COP21 The Agreement

14 December 2015

After a 24 hour extension of negotiations, the Climate Change conference was brought to its feet in a standing ovation to welcome the news that the 195 countries represented had unanimously accepted the terms of the agreement they had been working on for the last two weeks.

The agreement accepted recognises 'that climate change represents an urgent and potentially irreversible threat to human societies and the planet and thus requires the widest possible cooperation by all countries, and their participation in an effective and appropriate international response, with a view to accelerating the reduction of global greenhouse gas emissions.'

 The agreement commits all nations to deep cuts in greenhouse gas emissions so as to limit temperature rise to 'well below 2°C' by the end of the century.  For the first time the Conference has produced an agreement that sets an ambition to limit any global temperature rise to 1.5°C in recognition that any higher rise will threaten the existence of the Small Island Nations and of coastal communities.  In their concluding comments, the representatives of the Island and Least Developed Nations said that for the first time they felt that their needs and concerns were being acknowledged to be as important as those of the largest developed nations.  They felt, they said, equal partners in the global response to the threat of climate change.

It was recognised that the current plans of the countries represented were inadequate to meet the declared aim of limiting rise to well below 2°C.  Countries are now encouraged to reassess the plans they have submitted to the Conference to ensure deeper cuts in emissions. These plans will be reassessed at the nest COP in Morocco.  Specific reference is made to renewable energy, particularly with respect to addressing the growing energy needs of developing countries.  This is to encourage the developing economies to miss out on the fossil phase of development and move straight to renewable generation.  The agreement encourages developed economies to assist the technology transfer of renewable generation systems.  While falling short of specifically calling on developed economies to switch to renewable energy, there is an expectancy that they will deploy renewable energy generation at home as well as in developing countries.  The reference is specifically to renewable rather than 'clean' or 'low carbon' energy, so it doesn't include 'clean' coal or nuclear.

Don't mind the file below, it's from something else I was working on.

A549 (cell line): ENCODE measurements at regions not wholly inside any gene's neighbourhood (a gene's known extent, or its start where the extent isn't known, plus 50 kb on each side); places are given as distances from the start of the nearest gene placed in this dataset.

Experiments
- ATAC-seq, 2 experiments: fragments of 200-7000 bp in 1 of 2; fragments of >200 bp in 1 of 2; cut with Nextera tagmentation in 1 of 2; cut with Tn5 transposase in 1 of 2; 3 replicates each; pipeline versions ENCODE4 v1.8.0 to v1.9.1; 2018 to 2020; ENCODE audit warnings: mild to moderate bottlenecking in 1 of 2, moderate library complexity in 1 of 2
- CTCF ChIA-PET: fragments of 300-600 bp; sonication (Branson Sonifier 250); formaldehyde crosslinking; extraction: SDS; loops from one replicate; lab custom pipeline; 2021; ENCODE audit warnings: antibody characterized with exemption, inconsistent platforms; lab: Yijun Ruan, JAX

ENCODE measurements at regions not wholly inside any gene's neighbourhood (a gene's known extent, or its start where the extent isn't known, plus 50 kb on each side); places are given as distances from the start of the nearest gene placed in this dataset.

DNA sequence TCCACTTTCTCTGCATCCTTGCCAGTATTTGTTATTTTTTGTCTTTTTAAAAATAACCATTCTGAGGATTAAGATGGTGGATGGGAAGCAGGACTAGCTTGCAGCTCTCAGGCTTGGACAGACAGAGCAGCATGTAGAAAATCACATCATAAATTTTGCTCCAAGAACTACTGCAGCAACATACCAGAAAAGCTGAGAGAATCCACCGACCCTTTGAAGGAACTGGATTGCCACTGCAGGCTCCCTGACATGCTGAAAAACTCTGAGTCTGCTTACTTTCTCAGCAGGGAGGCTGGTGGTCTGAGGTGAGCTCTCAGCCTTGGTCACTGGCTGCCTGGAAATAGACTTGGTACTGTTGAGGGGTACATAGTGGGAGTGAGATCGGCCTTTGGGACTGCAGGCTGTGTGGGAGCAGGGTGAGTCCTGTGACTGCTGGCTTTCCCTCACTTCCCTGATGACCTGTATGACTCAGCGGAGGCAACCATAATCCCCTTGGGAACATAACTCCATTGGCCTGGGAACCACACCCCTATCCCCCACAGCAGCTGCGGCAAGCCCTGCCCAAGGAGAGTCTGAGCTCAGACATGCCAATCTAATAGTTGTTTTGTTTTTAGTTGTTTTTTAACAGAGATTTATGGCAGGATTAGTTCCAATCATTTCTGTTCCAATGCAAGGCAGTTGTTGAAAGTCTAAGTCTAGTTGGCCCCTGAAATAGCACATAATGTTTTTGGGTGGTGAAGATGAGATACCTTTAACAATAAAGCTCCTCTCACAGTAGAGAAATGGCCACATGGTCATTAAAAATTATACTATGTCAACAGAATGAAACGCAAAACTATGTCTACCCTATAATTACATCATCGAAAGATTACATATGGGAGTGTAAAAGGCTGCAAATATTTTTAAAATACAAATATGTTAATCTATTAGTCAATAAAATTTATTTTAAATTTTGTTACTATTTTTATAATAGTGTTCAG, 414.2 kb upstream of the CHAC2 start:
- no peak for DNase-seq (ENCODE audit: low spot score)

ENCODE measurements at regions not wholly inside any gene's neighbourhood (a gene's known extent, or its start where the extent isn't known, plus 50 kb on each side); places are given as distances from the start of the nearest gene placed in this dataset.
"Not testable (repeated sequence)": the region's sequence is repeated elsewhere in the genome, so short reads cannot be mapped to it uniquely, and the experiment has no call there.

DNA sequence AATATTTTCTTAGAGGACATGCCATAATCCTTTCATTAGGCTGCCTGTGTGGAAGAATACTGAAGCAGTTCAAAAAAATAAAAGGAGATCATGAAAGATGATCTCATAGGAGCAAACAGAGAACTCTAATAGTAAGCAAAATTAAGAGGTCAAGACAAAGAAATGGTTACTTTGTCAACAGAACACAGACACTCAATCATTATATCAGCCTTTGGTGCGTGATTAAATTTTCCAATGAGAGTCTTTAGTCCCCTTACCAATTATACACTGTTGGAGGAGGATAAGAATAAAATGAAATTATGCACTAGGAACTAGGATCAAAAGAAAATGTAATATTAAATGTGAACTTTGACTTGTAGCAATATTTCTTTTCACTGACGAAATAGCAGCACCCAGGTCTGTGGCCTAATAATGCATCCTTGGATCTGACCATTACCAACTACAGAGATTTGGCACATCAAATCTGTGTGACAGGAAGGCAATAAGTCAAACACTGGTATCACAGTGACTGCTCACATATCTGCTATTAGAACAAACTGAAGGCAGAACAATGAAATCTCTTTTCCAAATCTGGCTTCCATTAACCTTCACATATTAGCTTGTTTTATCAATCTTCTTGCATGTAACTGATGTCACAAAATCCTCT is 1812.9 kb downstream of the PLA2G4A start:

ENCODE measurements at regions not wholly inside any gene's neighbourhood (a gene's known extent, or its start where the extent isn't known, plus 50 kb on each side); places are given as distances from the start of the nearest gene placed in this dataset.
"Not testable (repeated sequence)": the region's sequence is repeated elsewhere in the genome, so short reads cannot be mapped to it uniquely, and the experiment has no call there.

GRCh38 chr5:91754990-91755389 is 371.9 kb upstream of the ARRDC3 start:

The agreement isn't just about reduction of emissions and targets, it also makes clear reference to the rights and needs of all peoples.  It recognises that climate change is an issue of  justice.  It calls on all Parties, when considering climate policy and action to consider 'their respective obligations on human rights, the right to health, the rights of indigenous peoples, local communities, migrants, children, persons with disabilities and people in vulnerable situations and the right to development, as well as gender equality, empowerment of women and intergenerational equity.'  The rights and needs of indigenous communities are to be respected and local knowledge respected.  This therefore encourages  cooperative partnerships when developing mitigation and adaptation programmes, rather than remote planning by governments and private interests that ignore potentially affected communities.  It acknowledges that climate change will cause the temporary or permanent displacement of peoples and that the legitimate rights of these people must be respected and protected under international law.